Setting up Visual Studio

Create a new Class Library project that will contain all of you migrations and add a reference to the NMigrations.dll assembly.

The initial migration

Your first migration may look like this:

using NMigrations;

[Migration(1)]
public class InitialMigration : IMigration
{
	public void Up(Database db)
	{
		var t = db.AddTable("Customers");
		t.AddColumn("CustomerID", SqlTypes.Int).PrimaryKey().AutoIncrement();
		t.AddColumn("FirstName", SqlTypes.NVarChar, 64).NotNull();
		t.AddColumn("LastName", SqlTypes.NVarChar, 64).NotNull();
	}
	
	public void Down(Database db)
	{
		db.DropTable("Customers");
	}
}

This migrations will create a Table namend "Customers" with three attributes.

Applying the migration

The next step is to apply the migration to your local database. Therefore you use the command line tool "NMigrations.Shell". Open up a command prompt and type:

NMigrations.Shell /assembly XXX /cs "Data Source=.; Integrated Security=True; Initial Catelog=MyDatabase;"

Replace XXX by the name of your class library and adapt the connection string to your local configuration. If you take a look at your database now you will see that two tables have been created: the "Customers" table - just as expected - and a second table called "MigrationHistory". The second table is used by NMigrations to keep track which migrations have already been applied to your database to ensure that migrations are run only once.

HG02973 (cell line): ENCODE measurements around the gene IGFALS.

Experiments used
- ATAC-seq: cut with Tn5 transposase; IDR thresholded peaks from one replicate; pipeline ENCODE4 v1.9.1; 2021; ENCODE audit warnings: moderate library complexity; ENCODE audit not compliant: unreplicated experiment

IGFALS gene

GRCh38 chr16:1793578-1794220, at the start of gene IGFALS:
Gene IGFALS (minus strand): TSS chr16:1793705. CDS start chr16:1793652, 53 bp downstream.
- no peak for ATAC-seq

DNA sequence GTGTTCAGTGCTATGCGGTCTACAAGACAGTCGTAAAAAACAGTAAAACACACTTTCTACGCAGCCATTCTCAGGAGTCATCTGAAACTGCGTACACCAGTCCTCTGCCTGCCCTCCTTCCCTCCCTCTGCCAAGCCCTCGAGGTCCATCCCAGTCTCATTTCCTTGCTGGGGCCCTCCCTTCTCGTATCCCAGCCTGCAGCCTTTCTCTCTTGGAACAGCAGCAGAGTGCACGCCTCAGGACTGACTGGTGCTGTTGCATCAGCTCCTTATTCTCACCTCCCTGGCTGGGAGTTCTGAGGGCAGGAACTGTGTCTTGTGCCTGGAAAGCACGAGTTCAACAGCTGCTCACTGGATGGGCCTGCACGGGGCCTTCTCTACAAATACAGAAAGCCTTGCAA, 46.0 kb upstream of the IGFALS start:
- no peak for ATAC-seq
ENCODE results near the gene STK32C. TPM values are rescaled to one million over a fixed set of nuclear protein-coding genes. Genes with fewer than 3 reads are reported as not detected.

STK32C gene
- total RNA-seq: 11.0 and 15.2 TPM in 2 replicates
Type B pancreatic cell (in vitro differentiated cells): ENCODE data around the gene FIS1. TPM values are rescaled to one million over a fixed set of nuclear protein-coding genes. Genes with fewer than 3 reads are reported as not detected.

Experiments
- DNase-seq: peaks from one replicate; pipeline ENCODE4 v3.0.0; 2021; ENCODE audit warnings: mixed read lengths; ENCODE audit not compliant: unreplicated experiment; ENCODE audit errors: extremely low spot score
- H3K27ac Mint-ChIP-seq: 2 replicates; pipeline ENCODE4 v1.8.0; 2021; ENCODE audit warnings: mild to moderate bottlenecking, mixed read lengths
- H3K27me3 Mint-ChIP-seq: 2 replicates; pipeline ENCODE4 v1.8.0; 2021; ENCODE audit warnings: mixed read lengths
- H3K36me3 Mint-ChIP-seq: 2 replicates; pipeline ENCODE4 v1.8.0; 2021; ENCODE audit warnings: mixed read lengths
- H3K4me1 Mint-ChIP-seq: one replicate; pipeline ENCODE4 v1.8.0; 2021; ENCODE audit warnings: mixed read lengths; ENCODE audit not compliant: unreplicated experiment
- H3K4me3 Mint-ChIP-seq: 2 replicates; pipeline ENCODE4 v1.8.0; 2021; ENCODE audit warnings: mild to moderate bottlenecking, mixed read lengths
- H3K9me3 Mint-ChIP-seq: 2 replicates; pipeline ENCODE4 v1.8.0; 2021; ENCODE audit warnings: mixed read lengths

The second migration

Add a new class to your migrations class library with the following source:

using NMigrations;

[Migration(2)]
public class InitialMigration : IMigration
{
	public void Up(Database db)
	{
		var t = db.AlterTable("Customers");
		t.AddColumn("Birthday", SqlTypes.Date);
	}
	
	public void Down(Database db)
	{
		var t = db.AlterTable("Customers");
		t.DropColumn("Birthday");
	}
}

This migration will extend your table by a new column. To do so run the NMigrations.Shell command like described above.

Going back

For some reason you may want to got back to your previous version of your database. Run the following command:

NMigrations.Shell /version 1 /assembly XXX /cs "Data Source=.; Integrated Security=True; Initial Catalog=MyDatabase;"

This will execute the "Down" method of your second migration and drop the "Birthday" column.

Testing migrations

If you don't want to mess up your database by invalid migrations, you can take a look at what the migration would do by adding the "/whatif" switch to your command line. This will print out all SQL commands, but won't execute them. You can also add the "/confirm" switch which will make NMigrations to ask for confirmation before executing a SQL statement.

Last edited Sep 15, 2010 at 9:16 AM by sebastian_klose, version 8

Comments

MEwer Mar 18, 2010 at 3:32 PM 
In your command line example you spelled "Catalog" incorrectly.